This Is What a Face Looks Like
Recently, Hillary Clinton made headlines because she appeared in public without makeup.
Yes, you read that right. The highest ranking female official in our nation made headlines because she didn’t wear makeup. Matt Drudge of the Drudge Report commented that Hillary must have “forgotten” her makeup, as if makeup were some essential thing us ladies can’t ever leave the house without, like keys or a wallet. Of course, Fox News picked up on the story, adding fuel to the fire. The rest of us are left shocked and appalled that anyone cares that Hillary Clinton — a living, breathing human who has flaws on her facial skin — didn’t wear makeup on one day of her life.
The fact of the matter is that, in our society where we are constantly barraged with images that are so photoshopped we question whether or not they are real, it is no wonder that we criticize women for not covering up their flaws. We’re not supposed to have flaws at all, if the magazines and billboards are to be believed. The fact that the beauty industry rakes in $160 billion per year shows that women of all ages are buying into the beauty norms society has placed on us.
Fair and Feminist’s Shelly Blair has had enough. She is sponsoring a campaign called “This is What a FACE Looks Like,” where she is asking everyone to change their social media profile pictures to one of them without makeup for two days on May 17-18. It is a bold move that has been a long time coming, and at the heart of the issue is putting images out into society that have women looking like, well, real women. When asked for a statement about the campaign, she told me:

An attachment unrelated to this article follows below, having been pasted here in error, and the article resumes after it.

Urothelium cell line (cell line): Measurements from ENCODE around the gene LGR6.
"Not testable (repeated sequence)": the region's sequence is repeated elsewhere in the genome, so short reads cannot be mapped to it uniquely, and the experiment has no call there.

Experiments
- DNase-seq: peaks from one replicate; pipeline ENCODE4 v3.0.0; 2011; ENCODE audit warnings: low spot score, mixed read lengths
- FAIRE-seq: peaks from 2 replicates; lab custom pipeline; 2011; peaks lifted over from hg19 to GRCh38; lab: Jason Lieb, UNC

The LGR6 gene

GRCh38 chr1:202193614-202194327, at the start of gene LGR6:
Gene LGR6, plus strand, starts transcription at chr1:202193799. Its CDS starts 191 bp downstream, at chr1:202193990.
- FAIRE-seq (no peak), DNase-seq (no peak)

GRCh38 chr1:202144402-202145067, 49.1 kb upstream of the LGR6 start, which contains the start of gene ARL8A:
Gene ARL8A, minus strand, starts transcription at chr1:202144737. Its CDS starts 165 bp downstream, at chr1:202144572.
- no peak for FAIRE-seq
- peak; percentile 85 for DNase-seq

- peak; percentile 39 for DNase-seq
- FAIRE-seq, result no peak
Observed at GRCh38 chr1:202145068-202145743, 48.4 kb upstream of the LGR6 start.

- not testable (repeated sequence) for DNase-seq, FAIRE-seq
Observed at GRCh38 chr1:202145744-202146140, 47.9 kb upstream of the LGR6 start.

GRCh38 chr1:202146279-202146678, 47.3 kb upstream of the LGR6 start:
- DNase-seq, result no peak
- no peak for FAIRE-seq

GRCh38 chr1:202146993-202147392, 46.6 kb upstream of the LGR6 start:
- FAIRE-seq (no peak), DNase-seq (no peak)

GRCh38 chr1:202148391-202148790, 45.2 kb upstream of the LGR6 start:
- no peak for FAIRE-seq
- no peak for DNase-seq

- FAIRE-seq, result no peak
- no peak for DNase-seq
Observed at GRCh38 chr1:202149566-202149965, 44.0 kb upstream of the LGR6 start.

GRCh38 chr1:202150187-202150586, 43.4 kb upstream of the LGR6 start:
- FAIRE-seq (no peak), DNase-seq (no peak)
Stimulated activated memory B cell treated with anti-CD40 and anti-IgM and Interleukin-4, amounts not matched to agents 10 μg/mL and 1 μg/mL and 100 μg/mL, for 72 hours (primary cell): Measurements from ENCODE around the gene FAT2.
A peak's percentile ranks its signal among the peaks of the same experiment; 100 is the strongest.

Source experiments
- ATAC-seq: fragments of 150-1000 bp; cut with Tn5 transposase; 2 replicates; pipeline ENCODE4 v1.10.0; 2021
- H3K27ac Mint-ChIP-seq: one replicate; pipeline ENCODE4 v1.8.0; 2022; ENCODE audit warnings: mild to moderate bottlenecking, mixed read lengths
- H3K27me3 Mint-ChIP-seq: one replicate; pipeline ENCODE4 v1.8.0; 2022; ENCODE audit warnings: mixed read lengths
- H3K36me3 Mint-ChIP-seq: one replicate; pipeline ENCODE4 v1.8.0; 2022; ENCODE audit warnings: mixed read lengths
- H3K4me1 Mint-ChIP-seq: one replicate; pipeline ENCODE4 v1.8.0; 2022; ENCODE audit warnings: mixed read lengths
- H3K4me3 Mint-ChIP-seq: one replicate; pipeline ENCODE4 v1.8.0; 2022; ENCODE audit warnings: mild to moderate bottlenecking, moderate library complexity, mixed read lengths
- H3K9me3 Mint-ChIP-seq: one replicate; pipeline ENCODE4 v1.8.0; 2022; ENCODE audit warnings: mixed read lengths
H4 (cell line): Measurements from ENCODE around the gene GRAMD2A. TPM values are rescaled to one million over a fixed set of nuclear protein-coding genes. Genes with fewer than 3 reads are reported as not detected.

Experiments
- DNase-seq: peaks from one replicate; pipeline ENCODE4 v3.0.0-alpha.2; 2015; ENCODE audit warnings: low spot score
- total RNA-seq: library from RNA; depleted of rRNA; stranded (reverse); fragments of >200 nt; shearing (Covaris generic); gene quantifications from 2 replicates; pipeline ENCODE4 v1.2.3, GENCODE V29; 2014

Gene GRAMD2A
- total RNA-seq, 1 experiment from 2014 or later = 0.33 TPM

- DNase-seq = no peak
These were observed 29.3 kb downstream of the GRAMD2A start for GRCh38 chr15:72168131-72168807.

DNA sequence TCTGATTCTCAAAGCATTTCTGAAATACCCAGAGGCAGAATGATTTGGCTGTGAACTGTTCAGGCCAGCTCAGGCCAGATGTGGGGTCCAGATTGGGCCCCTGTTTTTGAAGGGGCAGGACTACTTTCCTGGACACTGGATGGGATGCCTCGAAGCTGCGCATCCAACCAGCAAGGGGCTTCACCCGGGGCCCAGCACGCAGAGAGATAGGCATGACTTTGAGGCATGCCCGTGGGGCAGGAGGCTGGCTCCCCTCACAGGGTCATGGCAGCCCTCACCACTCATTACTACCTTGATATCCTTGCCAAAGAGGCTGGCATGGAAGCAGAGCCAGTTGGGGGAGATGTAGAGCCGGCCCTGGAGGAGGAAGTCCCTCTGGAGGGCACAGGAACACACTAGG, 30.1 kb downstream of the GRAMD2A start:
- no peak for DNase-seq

I’m organizing this campaign to fight back against the criticism Hillary received for going out in public without makeup. I want to inspire women all over to show their faces without makeup to emphasize the fact that what’s on the inside is more important than what is on the outside and raise awareness about the everyday sexism women experience. Beauty standards are socially constructed and if we all decide to care less about the way we look, it would change society’s expectations. This campaign is one step in that direction. It’s a reminder to me, my nieces, and my friends that women deserve respect no matter what they look like.
Earlier this year, before this nonsense with Hillary Clinton, I asked a group of my female students if they would consider coming to school without makeup for a day. The responses were varied and ranged from concern that people would think they were feeling sick or make fun of them to outright refusal to show their bare faces. We did it, though, and the girls were all glowing at the end of the day when they realized that few people cared whether or not they were wearing makeup. Some even came without makeup a few other days that week because they felt it was such a great feeling to not have to deal with putting it on in the morning.
With Hillary making news for this, however, I worry that my students will regress to their old worries and feel the need to wear makeup every day for fear of being criticized as Hillary was. I think it is important for girls like my students to see images of real women with real faces to help them feel unashamed to be themselves, and this is why I will be participating in Shelly’s campaign. Will you?
Photo Credit: Jennie Faber